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i was about to modify my transom saver to make it longer, since as it is the prop hangs very low... but ill also try what way2slow recommends and see how high the motor gets, i think that could be all i need...

 

thank you!!

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When I say NO LOAD, I mean with the motor in neutral or the prop not being in the water and running on a hose.

I think the factory recommended RPM for that motor is 5,300 - 5,500 RPM. I like to set them up so they turn right at max RPM at WOT and normal load. I always got to the high side, if I had to choose between a prop that turns 5,200 and one that turns 5,600 I would go with the one that turns 5,600. It's not going to hurt the motor and it will have better hole shot and performance.

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I personally would still use the transom saver.

The rest they are talking about WILL hold your engine up, but it won't relieve the load on your transom.

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I personally would still use the transom saver.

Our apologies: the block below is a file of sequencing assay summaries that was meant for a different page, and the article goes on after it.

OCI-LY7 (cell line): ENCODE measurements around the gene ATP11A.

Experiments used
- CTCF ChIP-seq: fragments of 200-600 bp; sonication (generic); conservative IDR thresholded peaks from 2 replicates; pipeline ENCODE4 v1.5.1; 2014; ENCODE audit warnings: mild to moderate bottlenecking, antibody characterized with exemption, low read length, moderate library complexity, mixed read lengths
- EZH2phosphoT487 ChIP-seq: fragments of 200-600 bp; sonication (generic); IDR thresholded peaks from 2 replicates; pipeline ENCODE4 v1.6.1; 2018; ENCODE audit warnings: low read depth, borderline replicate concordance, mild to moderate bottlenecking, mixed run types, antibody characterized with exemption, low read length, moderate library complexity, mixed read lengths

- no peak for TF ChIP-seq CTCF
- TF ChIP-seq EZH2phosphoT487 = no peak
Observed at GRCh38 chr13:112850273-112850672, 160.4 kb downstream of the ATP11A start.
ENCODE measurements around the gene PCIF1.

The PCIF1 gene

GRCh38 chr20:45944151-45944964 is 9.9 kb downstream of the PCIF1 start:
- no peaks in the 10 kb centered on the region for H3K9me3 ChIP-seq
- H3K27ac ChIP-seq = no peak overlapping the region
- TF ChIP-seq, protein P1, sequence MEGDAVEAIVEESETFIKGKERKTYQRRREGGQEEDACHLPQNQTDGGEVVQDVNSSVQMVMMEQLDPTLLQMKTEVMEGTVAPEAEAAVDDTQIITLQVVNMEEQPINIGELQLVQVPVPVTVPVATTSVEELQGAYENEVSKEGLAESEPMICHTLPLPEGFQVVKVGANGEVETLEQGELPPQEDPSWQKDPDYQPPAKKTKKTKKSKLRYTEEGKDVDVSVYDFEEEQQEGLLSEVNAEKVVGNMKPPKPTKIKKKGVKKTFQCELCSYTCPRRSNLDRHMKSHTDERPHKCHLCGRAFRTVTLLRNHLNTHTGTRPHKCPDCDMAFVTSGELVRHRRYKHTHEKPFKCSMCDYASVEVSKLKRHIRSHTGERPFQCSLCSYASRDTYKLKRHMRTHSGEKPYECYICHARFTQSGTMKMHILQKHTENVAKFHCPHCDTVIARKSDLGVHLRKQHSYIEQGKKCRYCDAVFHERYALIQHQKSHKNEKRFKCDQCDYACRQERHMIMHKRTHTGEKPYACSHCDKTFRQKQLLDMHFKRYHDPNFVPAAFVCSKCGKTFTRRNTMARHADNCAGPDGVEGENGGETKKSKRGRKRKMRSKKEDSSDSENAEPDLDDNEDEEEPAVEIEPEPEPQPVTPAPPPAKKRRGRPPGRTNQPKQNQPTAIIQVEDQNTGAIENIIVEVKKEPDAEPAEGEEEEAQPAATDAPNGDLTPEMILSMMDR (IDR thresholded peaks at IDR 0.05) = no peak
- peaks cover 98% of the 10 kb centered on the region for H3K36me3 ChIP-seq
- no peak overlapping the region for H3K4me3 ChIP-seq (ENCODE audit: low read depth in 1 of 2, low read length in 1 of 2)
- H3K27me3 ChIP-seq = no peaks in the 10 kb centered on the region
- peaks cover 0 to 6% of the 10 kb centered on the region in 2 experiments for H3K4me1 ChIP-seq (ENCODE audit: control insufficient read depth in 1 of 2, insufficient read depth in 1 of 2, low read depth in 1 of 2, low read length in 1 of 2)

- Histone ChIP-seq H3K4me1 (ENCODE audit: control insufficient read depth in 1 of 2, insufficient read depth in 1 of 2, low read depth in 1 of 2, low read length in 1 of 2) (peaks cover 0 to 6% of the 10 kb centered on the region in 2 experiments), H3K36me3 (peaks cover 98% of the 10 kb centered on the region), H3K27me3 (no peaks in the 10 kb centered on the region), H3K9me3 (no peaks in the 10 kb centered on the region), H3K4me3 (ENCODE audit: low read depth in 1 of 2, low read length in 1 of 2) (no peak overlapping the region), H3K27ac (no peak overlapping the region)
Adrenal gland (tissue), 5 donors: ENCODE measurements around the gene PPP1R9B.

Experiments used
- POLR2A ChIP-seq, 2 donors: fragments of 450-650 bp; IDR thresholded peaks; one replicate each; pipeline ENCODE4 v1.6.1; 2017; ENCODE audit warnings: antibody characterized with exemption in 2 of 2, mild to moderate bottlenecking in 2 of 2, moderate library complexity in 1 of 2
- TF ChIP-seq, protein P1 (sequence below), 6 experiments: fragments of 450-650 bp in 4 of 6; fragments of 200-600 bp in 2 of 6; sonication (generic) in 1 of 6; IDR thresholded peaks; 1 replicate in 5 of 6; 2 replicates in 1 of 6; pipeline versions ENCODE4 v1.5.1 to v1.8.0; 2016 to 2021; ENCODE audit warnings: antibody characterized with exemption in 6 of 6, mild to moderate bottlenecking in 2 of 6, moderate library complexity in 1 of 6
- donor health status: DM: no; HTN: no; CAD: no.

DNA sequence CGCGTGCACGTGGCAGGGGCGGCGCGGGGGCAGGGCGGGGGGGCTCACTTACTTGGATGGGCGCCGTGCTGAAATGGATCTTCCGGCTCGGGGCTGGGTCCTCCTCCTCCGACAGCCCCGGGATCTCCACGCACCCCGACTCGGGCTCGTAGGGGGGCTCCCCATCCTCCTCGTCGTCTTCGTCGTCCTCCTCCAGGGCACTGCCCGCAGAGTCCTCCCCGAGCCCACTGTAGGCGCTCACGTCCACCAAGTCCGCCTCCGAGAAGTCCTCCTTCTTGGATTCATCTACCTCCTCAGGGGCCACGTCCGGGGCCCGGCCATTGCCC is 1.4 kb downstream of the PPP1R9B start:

The rest they are talking about WILL hold your engine up, but it won't relieve the load on your transom.

^^^^This^^^^

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thanx way2slow, hopefully i can fix or replace the rpm gauge, you have been a great help....

 

and LuckyGia, my transom saver puts the prop and lower unit really low, its very easy to hit it on the dirt roads around here... in fact last weekend i already had to take off the transom saver and tilt the motor up to pass a small dry creek that crossed the road, it would have definitely hit it if i hadnt raised it more... so its either use the rest, or get a longer saver...

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The rest won't take the load off the transom. It's still trying to twist and can do a lot of damage when hitting bumps. The saver takes that load and puts it on the trailer.

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i was thinking, do new 2016 boats such as Stratos, Ranger, Triton, come with a transom saver?? or do they recommend the use of the integrated rest (if they have one)?? im guessing if a transom saver is needed, then all major manufacturers include one... but, do they?? i dont know...